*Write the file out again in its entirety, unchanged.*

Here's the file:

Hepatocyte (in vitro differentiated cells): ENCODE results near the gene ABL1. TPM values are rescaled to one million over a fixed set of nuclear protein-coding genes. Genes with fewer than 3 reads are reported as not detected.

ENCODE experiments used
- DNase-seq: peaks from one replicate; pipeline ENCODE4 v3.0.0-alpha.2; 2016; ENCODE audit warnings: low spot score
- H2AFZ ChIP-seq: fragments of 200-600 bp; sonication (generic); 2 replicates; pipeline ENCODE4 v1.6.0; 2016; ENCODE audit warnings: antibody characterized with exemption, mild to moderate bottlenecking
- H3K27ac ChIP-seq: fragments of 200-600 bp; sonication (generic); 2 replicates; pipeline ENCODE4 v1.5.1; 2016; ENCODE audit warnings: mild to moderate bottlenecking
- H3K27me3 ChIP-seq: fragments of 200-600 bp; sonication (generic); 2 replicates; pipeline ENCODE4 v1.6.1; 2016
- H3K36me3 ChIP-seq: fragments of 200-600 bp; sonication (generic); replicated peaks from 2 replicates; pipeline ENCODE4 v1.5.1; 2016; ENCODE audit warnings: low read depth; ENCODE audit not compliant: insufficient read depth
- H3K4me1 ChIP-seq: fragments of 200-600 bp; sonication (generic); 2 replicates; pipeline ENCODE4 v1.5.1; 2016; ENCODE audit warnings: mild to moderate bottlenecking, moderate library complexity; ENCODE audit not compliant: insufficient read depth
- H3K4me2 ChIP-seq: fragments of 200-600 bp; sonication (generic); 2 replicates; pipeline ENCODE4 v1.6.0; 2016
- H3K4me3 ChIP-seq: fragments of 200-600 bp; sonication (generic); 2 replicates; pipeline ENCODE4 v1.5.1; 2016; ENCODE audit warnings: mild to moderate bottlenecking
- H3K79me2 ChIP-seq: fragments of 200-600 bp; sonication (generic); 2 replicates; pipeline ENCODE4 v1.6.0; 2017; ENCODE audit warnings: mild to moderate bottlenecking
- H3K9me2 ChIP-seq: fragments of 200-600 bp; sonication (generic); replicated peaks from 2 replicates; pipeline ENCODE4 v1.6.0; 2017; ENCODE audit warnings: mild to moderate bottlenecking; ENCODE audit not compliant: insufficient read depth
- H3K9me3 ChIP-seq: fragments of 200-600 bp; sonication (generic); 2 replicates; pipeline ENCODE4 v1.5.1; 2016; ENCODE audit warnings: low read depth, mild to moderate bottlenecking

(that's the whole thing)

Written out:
Hepatocyte (in vitro differentiated cells): ENCODE results near the gene ABL1. TPM values are rescaled to one million over a fixed set of nuclear protein-coding genes. Genes with fewer than 3 reads are reported as not detected.

ENCODE experiments used
- DNase-seq: peaks from one replicate; pipeline ENCODE4 v3.0.0-alpha.2; 2016; ENCODE audit warnings: low spot score
- H2AFZ ChIP-seq: fragments of 200-600 bp; sonication (generic); 2 replicates; pipeline ENCODE4 v1.6.0; 2016; ENCODE audit warnings: antibody characterized with exemption, mild to moderate bottlenecking
- H3K27ac ChIP-seq: fragments of 200-600 bp; sonication (generic); 2 replicates; pipeline ENCODE4 v1.5.1; 2016; ENCODE audit warnings: mild to moderate bottlenecking
- H3K27me3 ChIP-seq: fragments of 200-600 bp; sonication (generic); 2 replicates; pipeline ENCODE4 v1.6.1; 2016
- H3K36me3 ChIP-seq: fragments of 200-600 bp; sonication (generic); replicated peaks from 2 replicates; pipeline ENCODE4 v1.5.1; 2016; ENCODE audit warnings: low read depth; ENCODE audit not compliant: insufficient read depth
- H3K4me1 ChIP-seq: fragments of 200-600 bp; sonication (generic); 2 replicates; pipeline ENCODE4 v1.5.1; 2016; ENCODE audit warnings: mild to moderate bottlenecking, moderate library complexity; ENCODE audit not compliant: insufficient read depth
- H3K4me2 ChIP-seq: fragments of 200-600 bp; sonication (generic); 2 replicates; pipeline ENCODE4 v1.6.0; 2016
- H3K4me3 ChIP-seq: fragments of 200-600 bp; sonication (generic); 2 replicates; pipeline ENCODE4 v1.5.1; 2016; ENCODE audit warnings: mild to moderate bottlenecking
- H3K79me2 ChIP-seq: fragments of 200-600 bp; sonication (generic); 2 replicates; pipeline ENCODE4 v1.6.0; 2017; ENCODE audit warnings: mild to moderate bottlenecking
- H3K9me2 ChIP-seq: fragments of 200-600 bp; sonication (generic); replicated peaks from 2 replicates; pipeline ENCODE4 v1.6.0; 2017; ENCODE audit warnings: mild to moderate bottlenecking; ENCODE audit not compliant: insufficient read depth
- H3K9me3 ChIP-seq: fragments of 200-600 bp; sonication (generic); 2 replicates; pipeline ENCODE4 v1.5.1; 2016; ENCODE audit warnings: low read depth, mild to moderate bottlenecking